1. Prostate-Specific Antigen (PSA) blood test: PSA is a protein made by normal, as well as malignant cells of the prostate gland. The PSA test measures the level of PSA in a man’s blood. The PSA level is often elevated in men with prostate cancer. In 1994, the FDA approved the use of the PSA test in conjunction with a digital rectal exam (DRE) to screen men for prostate cancer. Many doctors use a PSA cutoff point of 4 ng/mL or higher when deciding if a man might need further testing.In addition to prostate cancer, a number of benign (not cancerous) conditions can cause elevated PSA in men. The most frequent benign prostate conditions that cause an elevation in PSA levels are prostatitis (inflammation of the prostate) and benign prostatic hyperplasia (BPH). Other factors like age, urinary tract infection, ejaculation, riding a bicycle, and any recent urologic procedure may also increase the PSA level.Accordingly, the PSA test is considered a screening test but not a diagnostic test. However, elevated PSA in an appropriate setting can be an indication to perform diagnostic work up to look for prostate cancer.
  2. Digital Rectal Examination (DRE): This is a physical examination to check the growth of the prostate. The doctor checks the prostate’s surface for any unevenness by inserting a lubricated, gloved finger into the rectum.PSA screening is not recommended by ASCO for men who have a life expectancy of fewer than 10 years. If it is more than 10 years, ASCO suggests consulting a doctor to check whether the test is appropriate or not. Other organizations recommend the following things:
    • The United States Preventive Services Task Force (USPSTF) states that PSA is more prone to risk, and men above 70 shouldn’t have PSA screening to check Prostate cancer. While for the men between the ages of 55 and 69, they can consult the doctor for the procedure.
    • National Comprehensive Cancer Network takes various factors into consideration like PSA value, patient’s age, DRE results, and several other factors.
    • American Cancer Society and the American Urological Association recommend that men need to know about the benefits and risks of PSA and then proceed with any kind of procedure.

The best practice is to discuss with your doctor before undergoing any kind of procedure and have a mutual decision about what procedure would be the best for you.

Symptoms can be seen in the later stages of prostate cancer. In the early stages, there are no signs or symptoms. This is precisely why screening for prostate cancer is so important. Some of the symptoms are:

  • Frequent Urination
  • Weak Urine Flow
  • Frequent urination during the night
  • Blood in seminal fluid
  • Pain during urination, this is a rare symptom
  • Pelvic or perineal pain or discomfort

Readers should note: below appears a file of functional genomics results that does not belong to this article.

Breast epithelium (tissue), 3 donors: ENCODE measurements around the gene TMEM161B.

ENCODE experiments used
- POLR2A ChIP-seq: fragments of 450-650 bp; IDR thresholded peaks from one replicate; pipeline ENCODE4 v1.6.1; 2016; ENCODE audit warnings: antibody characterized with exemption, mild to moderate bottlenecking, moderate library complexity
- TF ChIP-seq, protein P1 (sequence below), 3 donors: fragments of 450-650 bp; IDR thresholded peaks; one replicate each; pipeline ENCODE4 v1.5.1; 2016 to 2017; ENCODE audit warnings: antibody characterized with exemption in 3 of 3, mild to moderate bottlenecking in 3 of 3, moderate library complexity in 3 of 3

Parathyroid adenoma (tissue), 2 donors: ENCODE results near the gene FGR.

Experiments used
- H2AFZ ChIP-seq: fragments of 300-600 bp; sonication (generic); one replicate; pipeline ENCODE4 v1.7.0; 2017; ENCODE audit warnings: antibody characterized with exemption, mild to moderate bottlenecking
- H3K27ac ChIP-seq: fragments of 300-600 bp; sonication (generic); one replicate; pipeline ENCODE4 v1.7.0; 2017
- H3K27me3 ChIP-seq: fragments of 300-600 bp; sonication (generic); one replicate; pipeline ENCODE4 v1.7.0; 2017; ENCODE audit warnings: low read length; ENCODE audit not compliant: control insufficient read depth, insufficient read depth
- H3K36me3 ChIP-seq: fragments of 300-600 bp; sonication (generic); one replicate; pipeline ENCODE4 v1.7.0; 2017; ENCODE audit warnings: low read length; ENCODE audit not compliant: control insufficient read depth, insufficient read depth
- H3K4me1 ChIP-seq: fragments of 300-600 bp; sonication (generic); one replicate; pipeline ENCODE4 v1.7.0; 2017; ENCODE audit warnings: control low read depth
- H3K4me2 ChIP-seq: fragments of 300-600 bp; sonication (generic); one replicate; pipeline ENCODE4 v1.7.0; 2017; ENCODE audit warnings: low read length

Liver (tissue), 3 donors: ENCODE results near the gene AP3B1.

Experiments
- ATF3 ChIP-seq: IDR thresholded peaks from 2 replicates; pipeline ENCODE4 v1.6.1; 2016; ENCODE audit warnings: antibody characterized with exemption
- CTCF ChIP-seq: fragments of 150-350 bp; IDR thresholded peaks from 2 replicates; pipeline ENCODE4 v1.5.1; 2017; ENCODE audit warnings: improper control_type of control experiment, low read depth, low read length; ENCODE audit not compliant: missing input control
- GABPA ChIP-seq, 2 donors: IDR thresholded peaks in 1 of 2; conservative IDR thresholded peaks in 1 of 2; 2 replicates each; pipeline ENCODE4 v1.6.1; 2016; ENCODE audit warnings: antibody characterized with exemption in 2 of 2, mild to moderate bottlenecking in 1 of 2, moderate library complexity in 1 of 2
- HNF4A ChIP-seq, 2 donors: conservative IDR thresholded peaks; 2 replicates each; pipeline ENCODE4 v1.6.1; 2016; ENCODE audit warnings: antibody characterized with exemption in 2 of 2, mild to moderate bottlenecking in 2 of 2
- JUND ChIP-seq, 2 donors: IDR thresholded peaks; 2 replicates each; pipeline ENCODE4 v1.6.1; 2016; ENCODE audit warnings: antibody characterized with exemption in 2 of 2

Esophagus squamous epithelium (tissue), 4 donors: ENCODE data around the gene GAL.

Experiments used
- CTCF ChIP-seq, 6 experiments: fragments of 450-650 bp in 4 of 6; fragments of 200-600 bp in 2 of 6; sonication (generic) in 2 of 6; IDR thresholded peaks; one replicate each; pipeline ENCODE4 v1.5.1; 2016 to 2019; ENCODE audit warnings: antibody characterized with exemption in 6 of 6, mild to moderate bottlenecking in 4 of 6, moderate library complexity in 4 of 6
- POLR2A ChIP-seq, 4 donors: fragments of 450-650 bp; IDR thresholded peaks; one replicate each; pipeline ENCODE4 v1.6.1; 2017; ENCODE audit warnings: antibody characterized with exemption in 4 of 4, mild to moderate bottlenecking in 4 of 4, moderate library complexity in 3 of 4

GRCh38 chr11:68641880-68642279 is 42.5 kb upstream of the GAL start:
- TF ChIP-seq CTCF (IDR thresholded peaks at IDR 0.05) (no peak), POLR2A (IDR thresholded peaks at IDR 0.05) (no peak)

• Blood present in the urine

These symptoms mentioned above are not specific to prostate cancer. They can also be caused by non-cancerous conditions alike. The urinary symptoms can be due to bladder infections, prostatitis, as well as other medical conditions. If prostate cancer spreads (metastatic disease), the following signs and symptoms can manifest:

  • Fatigue
  • Swelling in the feet or legs
  • Pain in shoulders, thighs, hips or back
  • Change in bowel movements
  • Unexplained weight loss

If you or your loved one experiences any of the above changes or symptoms, it is imperative to let your doctor know immediately. Prompt diagnosis, symptom management, and supportive care are crucial to appropriate treatment. We are here to answer any and all questions as well as guide you through each step of workup, diagnosis, and treatment.

Many tests and techniques are used by physicians to diagnose or detect cancer. Doctors also check whether cancer has spread to other parts of the body; this spreading phenomenon is called metastasis.

The primary diagnostic tool to detect the presence of prostate cancer is the transrectal ultrasound-guided biopsy of the prostate. This minimally invasive procedure allows your Urologist to sample several “cores,” or pieces of prostate tissue, and send them for pathological analysis. The biopsy is routinely performed in the office with minimal patient discomfort. We do have a multitude of adjunct tests that can help aid in the diagnosis and prognosis of prostate cancer (i.e. Urine and blood tests).

Preliminary Tests

Preliminary testing along with the physical examination are the key components to diagnose prostate cancer. Some of the preliminary exams are:

  • PSA test: As described above, PSA is a protein produced exclusively by prostate and PSA level can help in diagnosing any unusual activity in the prostate. Looking at certain features of the PSA like PSA velocity (rate of PSA rise), PSA density (value according to the prostate size), and percentage free PSA, your Urologist can recommend further tests for diagnosis.
  • Free PSA test: The majority of PSA is bound to protein in the bloodstream while a relatively small amount remains “free” or unbound. The ratio of free PSA to total PSA can be measured using the Free PSA test. This ratio can sometimes be helpful in determining the possibility of prostate cancer.
  • Biomarker test: A biomarker is produced by the body as a response to the presence of cancer or by the tumor itself. It is also known as a tumor marker. It can be found in urine, blood, and tissues affected by cancer. Various tools are now available to ascertain specific markers unique to prostate cancer (i.e. 4kscore, Urine DNA- methylation tests, gene analysis, etc.). These tests help the Urologist to stratify patients by risk and give advice on prognosis.